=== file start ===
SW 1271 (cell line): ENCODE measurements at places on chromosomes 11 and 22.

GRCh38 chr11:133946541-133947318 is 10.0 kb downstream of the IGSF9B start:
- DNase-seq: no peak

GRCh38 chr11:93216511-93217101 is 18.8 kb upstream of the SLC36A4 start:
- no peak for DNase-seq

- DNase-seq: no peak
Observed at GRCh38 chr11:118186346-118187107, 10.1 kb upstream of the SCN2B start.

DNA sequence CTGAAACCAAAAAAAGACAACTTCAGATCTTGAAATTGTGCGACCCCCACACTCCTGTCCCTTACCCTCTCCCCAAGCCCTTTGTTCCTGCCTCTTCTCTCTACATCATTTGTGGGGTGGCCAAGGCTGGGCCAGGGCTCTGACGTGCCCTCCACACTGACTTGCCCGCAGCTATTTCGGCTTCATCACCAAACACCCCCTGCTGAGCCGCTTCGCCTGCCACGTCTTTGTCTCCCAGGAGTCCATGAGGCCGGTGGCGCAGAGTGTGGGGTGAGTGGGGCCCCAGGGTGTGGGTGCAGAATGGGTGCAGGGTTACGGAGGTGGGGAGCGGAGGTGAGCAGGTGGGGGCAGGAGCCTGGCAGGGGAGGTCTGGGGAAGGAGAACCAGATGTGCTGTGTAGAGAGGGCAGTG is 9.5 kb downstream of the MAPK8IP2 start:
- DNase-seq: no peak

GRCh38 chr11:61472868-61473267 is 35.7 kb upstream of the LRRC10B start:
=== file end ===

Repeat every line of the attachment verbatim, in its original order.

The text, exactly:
SW 1271 (cell line): ENCODE measurements at places on chromosomes 11 and 22.

GRCh38 chr11:133946541-133947318 is 10.0 kb downstream of the IGSF9B start:
- DNase-seq: no peak

GRCh38 chr11:93216511-93217101 is 18.8 kb upstream of the SLC36A4 start:
- no peak for DNase-seq

- DNase-seq: no peak
Observed at GRCh38 chr11:118186346-118187107, 10.1 kb upstream of the SCN2B start.

DNA sequence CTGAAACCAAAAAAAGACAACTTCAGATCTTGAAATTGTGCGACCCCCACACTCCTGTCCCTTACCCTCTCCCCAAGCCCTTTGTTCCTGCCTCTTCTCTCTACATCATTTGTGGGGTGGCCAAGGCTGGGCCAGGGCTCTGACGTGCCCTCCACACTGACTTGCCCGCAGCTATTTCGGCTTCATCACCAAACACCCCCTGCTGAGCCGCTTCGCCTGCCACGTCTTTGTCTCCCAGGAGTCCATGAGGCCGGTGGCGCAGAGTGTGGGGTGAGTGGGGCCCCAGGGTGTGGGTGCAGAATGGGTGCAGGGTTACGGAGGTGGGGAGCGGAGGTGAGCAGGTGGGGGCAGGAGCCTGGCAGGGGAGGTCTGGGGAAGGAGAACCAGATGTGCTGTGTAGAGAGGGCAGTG is 9.5 kb downstream of the MAPK8IP2 start:
- DNase-seq: no peak

GRCh38 chr11:61472868-61473267 is 35.7 kb upstream of the LRRC10B start: